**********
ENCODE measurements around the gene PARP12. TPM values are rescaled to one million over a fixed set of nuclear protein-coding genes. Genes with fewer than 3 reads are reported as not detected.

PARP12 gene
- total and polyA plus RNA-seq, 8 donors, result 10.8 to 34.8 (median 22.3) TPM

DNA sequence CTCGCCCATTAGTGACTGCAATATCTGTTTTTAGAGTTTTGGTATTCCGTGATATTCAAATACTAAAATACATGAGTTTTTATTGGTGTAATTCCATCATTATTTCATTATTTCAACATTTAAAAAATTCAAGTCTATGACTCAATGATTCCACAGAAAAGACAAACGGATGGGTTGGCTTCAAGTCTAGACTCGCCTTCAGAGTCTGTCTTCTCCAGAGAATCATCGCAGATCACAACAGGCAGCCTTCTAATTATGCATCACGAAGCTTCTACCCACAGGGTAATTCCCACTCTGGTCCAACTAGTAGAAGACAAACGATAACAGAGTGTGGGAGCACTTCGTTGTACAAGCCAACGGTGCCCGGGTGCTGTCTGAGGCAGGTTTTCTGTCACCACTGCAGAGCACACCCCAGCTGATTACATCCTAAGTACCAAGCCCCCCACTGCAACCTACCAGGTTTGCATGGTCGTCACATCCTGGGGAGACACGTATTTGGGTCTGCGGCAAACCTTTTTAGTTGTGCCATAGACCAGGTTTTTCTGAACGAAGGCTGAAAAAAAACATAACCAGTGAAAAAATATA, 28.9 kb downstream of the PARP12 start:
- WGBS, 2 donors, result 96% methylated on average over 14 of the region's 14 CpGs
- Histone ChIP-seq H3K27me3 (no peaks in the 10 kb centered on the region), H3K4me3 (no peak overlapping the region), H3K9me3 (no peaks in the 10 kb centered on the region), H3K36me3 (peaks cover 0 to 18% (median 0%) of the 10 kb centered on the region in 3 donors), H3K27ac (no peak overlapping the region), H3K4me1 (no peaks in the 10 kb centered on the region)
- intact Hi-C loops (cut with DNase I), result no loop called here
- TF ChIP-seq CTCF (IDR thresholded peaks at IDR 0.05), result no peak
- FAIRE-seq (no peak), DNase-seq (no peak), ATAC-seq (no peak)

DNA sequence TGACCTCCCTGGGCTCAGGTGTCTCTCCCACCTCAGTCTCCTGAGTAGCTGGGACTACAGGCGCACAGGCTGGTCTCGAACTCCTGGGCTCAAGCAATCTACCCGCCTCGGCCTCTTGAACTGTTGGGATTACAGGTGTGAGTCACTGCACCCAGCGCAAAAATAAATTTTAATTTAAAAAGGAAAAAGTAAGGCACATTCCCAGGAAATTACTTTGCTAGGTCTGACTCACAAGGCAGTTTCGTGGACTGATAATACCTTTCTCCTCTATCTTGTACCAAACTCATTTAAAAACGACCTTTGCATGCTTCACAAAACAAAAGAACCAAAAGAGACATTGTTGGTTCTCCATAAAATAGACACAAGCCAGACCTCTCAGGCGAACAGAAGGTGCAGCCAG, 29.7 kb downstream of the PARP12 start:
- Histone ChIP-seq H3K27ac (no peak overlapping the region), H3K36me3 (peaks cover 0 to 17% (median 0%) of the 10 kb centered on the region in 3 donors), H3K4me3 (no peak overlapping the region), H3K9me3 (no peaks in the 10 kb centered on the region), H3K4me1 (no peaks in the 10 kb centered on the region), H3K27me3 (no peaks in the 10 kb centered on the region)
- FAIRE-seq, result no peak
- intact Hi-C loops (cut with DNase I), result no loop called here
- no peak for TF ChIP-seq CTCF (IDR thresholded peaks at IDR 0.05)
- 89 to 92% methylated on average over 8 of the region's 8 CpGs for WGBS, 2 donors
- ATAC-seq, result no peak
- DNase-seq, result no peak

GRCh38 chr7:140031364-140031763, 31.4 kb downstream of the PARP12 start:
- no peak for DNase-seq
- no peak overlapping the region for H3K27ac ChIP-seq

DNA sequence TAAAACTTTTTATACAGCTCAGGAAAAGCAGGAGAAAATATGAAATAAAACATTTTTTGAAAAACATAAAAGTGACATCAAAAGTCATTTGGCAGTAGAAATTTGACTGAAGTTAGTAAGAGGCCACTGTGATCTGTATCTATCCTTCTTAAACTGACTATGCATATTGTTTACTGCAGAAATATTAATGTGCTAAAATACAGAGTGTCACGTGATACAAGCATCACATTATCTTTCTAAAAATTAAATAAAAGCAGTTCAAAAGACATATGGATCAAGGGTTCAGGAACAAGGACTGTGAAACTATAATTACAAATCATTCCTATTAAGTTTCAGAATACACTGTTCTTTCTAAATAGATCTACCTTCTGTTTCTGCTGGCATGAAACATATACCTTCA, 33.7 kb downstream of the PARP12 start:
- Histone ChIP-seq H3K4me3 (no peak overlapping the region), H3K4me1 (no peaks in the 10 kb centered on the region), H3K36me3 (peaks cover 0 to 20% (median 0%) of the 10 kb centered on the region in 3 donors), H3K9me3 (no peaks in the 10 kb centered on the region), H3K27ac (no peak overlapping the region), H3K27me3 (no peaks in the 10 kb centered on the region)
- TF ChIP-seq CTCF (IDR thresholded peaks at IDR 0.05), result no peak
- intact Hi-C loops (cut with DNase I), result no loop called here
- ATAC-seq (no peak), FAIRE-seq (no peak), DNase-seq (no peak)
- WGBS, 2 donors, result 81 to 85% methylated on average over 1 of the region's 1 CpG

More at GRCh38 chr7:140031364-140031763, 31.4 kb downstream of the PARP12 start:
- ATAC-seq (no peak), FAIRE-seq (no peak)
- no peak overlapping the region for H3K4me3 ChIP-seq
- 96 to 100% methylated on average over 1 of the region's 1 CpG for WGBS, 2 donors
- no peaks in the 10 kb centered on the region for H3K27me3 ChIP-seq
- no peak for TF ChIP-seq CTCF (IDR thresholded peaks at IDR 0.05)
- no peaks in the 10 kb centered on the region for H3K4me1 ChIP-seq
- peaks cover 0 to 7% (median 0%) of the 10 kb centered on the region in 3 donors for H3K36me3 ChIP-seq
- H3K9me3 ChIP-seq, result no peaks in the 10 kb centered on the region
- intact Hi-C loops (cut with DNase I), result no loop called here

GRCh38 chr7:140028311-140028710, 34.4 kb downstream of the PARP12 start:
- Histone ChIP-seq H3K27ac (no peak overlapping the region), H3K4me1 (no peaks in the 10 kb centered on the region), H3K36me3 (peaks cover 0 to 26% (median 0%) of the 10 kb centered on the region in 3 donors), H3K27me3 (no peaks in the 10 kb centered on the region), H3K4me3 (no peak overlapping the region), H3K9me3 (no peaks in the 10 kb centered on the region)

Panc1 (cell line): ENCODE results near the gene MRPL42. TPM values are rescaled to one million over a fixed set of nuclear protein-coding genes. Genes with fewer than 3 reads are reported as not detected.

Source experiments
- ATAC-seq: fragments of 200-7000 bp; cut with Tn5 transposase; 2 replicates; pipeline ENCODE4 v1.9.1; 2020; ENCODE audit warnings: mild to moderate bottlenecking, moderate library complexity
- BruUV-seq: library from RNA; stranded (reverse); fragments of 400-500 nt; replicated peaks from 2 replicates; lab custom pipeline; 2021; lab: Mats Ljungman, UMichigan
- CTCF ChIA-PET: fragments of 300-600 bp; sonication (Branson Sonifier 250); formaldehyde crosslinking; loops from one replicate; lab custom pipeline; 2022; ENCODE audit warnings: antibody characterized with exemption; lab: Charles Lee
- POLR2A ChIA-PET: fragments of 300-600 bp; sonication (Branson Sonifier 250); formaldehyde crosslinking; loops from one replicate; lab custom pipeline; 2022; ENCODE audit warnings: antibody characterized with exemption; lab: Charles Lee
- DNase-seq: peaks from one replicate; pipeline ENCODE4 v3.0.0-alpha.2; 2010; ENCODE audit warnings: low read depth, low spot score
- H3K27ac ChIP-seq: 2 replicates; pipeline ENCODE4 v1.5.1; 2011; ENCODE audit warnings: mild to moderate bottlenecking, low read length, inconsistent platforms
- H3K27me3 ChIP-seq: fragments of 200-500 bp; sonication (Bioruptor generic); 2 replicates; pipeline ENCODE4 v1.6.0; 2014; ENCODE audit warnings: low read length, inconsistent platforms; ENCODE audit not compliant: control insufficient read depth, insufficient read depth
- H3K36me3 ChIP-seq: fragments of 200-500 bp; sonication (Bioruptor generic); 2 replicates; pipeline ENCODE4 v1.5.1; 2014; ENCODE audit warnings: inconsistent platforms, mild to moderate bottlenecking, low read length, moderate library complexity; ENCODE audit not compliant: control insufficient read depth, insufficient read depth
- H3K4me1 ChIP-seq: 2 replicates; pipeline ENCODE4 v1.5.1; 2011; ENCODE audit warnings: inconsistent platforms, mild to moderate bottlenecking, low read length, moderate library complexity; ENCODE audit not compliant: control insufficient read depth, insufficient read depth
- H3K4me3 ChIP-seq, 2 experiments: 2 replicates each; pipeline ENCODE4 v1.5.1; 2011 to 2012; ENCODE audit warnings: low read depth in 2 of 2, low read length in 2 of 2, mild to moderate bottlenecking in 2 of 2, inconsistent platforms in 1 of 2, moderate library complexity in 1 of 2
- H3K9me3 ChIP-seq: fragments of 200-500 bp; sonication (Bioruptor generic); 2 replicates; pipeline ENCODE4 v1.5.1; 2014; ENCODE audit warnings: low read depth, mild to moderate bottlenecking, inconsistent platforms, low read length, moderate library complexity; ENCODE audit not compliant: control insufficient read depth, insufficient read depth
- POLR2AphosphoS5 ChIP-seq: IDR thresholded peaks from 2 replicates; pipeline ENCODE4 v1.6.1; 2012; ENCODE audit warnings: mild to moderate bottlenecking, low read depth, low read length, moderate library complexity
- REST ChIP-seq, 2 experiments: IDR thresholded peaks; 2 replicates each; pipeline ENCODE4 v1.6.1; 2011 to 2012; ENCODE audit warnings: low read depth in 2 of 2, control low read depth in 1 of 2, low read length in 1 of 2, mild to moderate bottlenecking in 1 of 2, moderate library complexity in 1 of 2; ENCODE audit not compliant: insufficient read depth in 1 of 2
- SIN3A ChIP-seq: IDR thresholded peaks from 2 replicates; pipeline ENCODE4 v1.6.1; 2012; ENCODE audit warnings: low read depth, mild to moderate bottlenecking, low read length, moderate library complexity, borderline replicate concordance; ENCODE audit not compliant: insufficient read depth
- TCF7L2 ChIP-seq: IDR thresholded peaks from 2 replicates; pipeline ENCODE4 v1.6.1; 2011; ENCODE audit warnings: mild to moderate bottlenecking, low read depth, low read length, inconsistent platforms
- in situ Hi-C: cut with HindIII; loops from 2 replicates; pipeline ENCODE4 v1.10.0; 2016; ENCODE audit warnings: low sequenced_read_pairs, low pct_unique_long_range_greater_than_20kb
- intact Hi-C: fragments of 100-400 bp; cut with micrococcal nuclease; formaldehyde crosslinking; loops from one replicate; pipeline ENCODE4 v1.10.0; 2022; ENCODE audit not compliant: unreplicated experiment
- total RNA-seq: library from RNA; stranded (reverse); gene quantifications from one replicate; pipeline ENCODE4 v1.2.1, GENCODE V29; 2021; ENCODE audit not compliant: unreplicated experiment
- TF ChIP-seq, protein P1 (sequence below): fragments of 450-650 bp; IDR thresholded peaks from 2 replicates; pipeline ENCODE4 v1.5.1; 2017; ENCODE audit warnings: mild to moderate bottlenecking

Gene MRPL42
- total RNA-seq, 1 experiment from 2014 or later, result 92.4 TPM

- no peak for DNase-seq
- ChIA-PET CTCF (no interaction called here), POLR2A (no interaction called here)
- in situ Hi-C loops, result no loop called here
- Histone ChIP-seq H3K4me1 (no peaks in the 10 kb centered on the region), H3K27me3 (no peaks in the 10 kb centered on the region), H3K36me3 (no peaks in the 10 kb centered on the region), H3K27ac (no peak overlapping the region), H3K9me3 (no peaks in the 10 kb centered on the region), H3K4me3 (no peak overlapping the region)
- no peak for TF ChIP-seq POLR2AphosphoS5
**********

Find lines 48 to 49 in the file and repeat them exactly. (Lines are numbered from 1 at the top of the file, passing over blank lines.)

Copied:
- H3K36me3 ChIP-seq: fragments of 200-500 bp; sonication (Bioruptor generic); 2 replicates; pipeline ENCODE4 v1.5.1; 2014; ENCODE audit warnings: inconsistent platforms, mild to moderate bottlenecking, low read length, moderate library complexity; ENCODE audit not compliant: control insufficient read depth, insufficient read depth
- H3K4me1 ChIP-seq: 2 replicates; pipeline ENCODE4 v1.5.1; 2011; ENCODE audit warnings: inconsistent platforms, mild to moderate bottlenecking, low read length, moderate library complexity; ENCODE audit not compliant: control insufficient read depth, insufficient read depth